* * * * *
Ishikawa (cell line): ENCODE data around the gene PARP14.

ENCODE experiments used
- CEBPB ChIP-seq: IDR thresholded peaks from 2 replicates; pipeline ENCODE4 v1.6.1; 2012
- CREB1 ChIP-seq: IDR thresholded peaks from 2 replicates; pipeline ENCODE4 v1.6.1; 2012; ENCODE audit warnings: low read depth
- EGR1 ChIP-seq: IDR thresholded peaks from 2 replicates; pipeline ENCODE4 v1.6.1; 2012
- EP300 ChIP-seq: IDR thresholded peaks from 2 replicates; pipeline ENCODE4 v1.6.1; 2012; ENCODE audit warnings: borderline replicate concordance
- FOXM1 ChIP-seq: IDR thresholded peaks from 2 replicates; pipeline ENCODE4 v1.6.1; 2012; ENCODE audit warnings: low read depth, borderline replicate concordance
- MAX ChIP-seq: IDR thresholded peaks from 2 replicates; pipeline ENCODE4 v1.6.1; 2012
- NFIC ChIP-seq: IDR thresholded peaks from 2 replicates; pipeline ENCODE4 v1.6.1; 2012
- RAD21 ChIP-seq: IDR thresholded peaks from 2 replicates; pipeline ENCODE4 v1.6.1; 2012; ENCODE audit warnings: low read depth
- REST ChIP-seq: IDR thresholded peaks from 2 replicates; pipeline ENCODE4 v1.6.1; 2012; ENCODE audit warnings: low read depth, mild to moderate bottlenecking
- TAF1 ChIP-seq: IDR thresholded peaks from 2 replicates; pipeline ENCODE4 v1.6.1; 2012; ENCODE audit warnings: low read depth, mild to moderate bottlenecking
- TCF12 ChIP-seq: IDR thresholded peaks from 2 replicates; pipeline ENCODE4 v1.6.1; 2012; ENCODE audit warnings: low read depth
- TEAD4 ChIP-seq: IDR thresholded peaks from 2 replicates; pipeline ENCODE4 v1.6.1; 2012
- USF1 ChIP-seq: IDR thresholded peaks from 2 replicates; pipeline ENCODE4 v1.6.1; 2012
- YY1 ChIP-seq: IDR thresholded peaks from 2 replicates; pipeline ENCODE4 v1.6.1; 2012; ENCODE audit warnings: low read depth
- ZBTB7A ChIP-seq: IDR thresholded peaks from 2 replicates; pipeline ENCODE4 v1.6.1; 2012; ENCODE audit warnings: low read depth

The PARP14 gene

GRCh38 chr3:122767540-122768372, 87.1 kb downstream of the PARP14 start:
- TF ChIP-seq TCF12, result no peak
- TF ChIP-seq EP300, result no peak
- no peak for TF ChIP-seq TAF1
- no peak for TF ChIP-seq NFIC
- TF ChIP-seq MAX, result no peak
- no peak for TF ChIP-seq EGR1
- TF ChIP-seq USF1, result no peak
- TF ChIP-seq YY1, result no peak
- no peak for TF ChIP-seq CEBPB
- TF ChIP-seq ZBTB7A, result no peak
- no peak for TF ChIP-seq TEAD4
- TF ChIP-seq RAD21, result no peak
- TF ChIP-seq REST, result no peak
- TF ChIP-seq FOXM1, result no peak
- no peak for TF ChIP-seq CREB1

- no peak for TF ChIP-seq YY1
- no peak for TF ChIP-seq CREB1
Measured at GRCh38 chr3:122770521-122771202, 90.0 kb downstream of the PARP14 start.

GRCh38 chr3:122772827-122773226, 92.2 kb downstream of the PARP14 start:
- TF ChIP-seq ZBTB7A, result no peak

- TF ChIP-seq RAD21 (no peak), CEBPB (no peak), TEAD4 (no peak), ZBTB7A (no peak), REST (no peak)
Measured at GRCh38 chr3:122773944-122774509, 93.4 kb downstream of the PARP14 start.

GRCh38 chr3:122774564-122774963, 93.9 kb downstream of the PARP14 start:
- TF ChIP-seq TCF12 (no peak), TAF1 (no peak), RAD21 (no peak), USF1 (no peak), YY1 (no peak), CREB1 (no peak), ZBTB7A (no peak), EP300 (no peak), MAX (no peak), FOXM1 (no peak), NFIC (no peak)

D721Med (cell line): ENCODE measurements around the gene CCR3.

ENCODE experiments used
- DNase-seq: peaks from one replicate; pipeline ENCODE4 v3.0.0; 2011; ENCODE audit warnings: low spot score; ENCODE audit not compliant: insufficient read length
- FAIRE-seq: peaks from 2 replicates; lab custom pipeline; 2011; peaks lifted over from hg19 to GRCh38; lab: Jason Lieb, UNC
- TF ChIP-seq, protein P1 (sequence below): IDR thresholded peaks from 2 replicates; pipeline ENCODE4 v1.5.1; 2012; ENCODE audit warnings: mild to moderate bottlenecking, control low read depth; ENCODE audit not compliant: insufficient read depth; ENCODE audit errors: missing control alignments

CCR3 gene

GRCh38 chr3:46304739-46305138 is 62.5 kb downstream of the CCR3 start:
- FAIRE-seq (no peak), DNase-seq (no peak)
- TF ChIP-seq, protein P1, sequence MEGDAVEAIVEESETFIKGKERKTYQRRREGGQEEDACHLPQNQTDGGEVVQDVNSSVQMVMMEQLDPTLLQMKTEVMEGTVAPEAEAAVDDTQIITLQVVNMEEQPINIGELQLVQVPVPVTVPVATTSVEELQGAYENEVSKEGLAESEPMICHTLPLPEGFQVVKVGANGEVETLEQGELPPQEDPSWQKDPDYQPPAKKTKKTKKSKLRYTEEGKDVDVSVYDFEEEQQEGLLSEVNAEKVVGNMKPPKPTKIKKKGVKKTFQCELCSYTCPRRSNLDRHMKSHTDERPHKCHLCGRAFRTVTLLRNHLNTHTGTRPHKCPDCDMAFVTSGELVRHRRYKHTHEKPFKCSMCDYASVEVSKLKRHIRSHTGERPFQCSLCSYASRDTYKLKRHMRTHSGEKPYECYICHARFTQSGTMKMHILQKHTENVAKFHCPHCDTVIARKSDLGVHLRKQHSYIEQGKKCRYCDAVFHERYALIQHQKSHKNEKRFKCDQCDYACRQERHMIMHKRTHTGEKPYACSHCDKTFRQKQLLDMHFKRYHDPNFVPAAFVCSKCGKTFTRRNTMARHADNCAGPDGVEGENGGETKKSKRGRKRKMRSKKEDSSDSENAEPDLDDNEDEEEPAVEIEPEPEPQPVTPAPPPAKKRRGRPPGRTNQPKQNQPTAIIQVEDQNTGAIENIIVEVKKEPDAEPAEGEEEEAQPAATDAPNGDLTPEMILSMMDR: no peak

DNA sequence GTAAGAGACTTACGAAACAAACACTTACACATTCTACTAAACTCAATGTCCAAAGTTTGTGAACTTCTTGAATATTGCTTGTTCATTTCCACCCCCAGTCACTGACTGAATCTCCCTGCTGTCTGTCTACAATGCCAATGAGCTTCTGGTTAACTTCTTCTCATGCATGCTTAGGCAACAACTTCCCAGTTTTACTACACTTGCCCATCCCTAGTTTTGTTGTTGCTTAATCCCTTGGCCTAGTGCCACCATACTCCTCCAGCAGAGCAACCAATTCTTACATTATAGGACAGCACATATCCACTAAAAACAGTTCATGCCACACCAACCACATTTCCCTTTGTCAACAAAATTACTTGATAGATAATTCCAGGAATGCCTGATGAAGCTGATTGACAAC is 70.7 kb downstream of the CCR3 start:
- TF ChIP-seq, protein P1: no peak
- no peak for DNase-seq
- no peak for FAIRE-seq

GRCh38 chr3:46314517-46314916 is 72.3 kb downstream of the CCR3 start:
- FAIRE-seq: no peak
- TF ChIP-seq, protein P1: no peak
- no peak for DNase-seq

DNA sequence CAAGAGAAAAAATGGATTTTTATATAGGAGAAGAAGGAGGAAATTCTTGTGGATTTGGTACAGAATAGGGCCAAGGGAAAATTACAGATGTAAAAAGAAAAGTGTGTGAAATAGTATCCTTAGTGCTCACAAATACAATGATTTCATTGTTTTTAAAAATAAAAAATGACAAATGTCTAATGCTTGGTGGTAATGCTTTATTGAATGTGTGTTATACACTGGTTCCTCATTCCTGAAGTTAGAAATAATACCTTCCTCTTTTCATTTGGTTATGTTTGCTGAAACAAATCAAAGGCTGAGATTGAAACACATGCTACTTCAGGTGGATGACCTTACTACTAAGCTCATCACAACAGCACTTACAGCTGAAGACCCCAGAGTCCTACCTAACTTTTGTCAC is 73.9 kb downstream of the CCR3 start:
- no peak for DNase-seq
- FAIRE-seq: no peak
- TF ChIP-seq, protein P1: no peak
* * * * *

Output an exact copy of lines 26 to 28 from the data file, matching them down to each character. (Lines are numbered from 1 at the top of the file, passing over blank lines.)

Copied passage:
- TF ChIP-seq USF1, result no peak
- TF ChIP-seq YY1, result no peak
- no peak for TF ChIP-seq CEBPB